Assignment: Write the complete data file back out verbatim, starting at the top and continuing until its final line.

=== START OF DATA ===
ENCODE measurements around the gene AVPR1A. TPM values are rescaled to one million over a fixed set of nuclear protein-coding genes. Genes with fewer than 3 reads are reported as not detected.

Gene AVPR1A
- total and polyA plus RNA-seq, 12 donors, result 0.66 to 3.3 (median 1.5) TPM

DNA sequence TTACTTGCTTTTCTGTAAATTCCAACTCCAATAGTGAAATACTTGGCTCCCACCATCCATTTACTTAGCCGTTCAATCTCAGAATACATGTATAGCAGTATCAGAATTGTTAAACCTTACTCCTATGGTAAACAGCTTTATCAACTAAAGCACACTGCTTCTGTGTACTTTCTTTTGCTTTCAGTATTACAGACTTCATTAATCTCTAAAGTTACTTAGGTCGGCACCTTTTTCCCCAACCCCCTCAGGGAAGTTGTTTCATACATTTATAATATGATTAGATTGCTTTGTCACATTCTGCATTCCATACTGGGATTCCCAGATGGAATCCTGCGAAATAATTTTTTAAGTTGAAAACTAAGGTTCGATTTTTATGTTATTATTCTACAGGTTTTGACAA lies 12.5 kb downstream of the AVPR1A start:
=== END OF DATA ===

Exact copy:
ENCODE measurements around the gene AVPR1A. TPM values are rescaled to one million over a fixed set of nuclear protein-coding genes. Genes with fewer than 3 reads are reported as not detected.

Gene AVPR1A
- total and polyA plus RNA-seq, 12 donors, result 0.66 to 3.3 (median 1.5) TPM

DNA sequence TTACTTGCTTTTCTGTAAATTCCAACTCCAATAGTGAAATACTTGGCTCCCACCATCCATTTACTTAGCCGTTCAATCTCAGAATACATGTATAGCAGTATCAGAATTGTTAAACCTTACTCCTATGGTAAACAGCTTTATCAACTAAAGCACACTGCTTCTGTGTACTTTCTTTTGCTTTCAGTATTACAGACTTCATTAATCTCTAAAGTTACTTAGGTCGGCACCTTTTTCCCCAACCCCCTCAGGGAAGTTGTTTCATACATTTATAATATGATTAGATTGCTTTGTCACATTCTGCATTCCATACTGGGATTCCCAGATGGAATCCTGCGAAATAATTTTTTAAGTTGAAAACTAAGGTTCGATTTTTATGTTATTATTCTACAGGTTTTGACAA lies 12.5 kb downstream of the AVPR1A start: